Kirsty and Ian’s adoption story

We wanted to keep siblings together

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My husband and I came to adoption after a long journey with infertility, IVF and miscarriage. After the assessment process, panel and introductions, our boys (then 4 and 5) finally came home; seven months later they were legally our boys following the court process. The boys have now been home three and a half years, they are now 7 and 9. They are full siblings and despite the bickering, they are incredibly close and needed to stay together in their forever home.

When we initially started our adoption journey, siblings did not really cross our mind. However, as we went through assessment, we decided that we wanted to try and help some siblings stay together – for us it meant we would have our family in one go and would not need to go through assessment twice. We felt it was important to keep siblings together, to stop them being separated. A sibling bond is incredibly strong, and sometimes people do not want to adopt siblings which can make it harder for them to find a forever home. Going from zero to children overnight was extremely challenging, but it meant our boys at least had each other while they adapted to being part of our family.

What a journey it has been so far. It has been the hardest, but most rewarding time of our lives. Between them, the boys have quite a few diagnoses and challenges. Thankfully, we have a number of professionals involved to help them and we are incredibly lucky that we have a very supportive school team, including the senco, teachers and head, who work and support us all. We are also grateful for the ongoing support (when needed) from the post-adoption team.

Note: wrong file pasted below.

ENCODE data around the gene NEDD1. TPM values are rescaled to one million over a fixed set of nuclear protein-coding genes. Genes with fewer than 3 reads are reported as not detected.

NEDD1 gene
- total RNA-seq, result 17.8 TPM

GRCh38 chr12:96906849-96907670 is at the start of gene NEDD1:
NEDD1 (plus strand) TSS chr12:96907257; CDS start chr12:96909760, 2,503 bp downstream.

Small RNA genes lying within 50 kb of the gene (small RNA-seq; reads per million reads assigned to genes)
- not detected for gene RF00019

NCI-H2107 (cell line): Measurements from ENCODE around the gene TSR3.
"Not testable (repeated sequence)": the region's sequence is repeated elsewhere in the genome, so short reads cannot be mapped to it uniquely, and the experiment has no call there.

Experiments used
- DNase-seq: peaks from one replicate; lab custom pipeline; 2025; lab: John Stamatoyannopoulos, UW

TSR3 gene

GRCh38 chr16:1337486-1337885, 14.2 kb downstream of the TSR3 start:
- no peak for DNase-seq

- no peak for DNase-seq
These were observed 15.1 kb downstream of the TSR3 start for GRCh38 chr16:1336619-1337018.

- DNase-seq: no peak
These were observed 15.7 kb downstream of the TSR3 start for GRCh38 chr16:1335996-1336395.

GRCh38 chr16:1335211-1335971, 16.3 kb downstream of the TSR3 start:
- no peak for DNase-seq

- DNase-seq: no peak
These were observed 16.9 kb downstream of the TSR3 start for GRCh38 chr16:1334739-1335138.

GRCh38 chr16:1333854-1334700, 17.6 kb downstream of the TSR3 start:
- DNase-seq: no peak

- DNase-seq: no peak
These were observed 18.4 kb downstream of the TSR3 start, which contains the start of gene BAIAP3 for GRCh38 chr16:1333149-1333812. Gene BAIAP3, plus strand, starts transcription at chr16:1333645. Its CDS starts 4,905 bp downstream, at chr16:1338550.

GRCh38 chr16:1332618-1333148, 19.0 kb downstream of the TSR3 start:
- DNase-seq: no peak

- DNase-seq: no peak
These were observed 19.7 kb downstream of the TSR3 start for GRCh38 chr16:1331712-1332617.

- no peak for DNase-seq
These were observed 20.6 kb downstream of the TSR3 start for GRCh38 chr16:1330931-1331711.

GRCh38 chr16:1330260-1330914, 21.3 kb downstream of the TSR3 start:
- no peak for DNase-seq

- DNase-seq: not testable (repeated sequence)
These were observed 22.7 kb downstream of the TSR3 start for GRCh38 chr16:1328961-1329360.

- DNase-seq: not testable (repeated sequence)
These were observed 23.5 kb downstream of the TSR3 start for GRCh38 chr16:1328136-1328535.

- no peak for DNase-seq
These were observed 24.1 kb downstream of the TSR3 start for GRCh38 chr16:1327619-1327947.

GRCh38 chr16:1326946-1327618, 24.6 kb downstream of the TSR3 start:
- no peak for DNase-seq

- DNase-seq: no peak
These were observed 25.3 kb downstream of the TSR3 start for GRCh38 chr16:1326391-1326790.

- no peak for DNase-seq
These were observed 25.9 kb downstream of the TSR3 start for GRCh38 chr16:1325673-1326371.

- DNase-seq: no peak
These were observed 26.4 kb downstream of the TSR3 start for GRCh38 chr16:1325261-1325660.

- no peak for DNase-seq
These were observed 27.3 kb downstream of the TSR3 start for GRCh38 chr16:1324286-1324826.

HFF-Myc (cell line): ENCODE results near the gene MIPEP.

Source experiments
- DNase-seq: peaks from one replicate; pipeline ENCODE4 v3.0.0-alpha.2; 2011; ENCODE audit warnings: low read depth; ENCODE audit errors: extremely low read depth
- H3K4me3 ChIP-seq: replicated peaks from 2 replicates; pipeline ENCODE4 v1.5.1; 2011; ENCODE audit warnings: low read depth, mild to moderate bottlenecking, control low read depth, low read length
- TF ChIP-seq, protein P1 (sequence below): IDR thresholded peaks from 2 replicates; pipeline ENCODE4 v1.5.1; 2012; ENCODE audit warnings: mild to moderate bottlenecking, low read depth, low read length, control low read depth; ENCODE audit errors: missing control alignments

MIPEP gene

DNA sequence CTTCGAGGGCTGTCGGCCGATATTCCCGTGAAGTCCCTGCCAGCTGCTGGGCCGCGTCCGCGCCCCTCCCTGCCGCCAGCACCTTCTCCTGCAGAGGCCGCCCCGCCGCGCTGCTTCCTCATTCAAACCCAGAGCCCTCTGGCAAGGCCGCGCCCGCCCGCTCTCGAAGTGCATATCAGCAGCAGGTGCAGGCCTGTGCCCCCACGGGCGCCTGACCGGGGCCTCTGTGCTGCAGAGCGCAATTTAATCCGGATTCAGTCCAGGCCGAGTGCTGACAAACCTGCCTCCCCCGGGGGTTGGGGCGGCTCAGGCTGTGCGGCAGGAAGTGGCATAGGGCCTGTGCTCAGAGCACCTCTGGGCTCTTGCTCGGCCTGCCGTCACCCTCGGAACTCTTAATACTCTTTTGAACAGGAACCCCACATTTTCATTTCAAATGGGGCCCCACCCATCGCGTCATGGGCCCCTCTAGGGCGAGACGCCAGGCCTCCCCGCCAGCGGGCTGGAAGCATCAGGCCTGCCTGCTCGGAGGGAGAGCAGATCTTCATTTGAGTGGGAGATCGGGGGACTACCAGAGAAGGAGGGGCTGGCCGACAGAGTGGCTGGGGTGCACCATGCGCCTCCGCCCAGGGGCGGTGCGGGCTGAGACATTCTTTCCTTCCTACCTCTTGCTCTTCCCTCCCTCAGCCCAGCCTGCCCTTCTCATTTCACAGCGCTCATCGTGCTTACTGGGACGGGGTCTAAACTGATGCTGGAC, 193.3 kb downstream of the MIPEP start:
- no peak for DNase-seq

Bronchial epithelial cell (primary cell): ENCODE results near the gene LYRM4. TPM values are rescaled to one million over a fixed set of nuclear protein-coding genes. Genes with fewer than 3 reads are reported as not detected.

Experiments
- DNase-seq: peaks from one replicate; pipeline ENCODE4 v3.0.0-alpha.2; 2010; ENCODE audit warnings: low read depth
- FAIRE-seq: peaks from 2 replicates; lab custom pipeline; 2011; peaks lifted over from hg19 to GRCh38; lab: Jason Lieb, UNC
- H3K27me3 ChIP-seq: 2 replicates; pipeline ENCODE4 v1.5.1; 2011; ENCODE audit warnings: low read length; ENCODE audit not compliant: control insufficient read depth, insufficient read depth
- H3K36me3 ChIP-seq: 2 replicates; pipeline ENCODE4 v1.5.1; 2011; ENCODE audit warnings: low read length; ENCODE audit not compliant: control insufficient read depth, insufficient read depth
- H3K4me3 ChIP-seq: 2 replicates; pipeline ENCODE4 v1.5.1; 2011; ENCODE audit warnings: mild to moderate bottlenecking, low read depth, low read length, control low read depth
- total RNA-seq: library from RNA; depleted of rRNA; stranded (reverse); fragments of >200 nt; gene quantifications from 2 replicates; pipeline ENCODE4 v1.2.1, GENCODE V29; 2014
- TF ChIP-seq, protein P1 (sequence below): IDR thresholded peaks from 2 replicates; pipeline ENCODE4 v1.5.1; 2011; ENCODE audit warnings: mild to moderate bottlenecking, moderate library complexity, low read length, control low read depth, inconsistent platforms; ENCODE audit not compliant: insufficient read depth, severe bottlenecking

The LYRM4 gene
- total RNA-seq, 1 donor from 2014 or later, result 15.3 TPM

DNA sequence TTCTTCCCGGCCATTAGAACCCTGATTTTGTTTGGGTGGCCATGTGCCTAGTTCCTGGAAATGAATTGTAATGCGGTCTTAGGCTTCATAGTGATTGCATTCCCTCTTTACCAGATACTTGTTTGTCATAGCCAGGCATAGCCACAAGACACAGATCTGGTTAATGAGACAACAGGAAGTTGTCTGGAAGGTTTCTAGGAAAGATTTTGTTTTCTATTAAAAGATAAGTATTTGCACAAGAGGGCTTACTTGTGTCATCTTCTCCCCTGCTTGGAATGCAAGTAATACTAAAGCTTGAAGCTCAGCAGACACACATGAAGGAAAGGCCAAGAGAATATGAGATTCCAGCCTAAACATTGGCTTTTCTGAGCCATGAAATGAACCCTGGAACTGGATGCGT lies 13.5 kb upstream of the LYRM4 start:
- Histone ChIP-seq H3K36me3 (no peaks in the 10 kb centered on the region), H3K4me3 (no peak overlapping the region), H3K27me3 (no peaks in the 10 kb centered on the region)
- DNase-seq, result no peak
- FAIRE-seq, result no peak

There have been some real challenges with behaviour and our boys are so very different that, as with normal siblings, they need different approaches. Routine and strong guidelines on behaviour / what is expected are needed but, more importantly, a loving, therapeutic, understanding approach is what they both need.

We use a therapeutic approach to parenting and find we are always adapting and learning to work out what helps the boys the most as they grow up. We also have to think ahead with new events and the impact this may have, so we can support them through every step. At times, it is beyond exhausting (especially when behaviours escalate) – like average parenting but with the additional aspects of parenting children with additional needs and having had a traumatic start to life.

We are very open about the boys' adoption and will talk openly about their past with the birth family and foster carers. This is usually led by the boys, but when we can sense they need to talk we will take the initiative, they know they can ask us anything and we will continue to support them and their changing need to understand as they grow older.

The greatest pleasure is to see how the boys have changed and continue to do so as they grow up, they really are amazing!

Would we change anything? No! We love our boys so very much as do all of our family and friends. Most of all, we have fun and love being a family of four! Based on our experiences so far, we would certainly recommend adopting siblings together.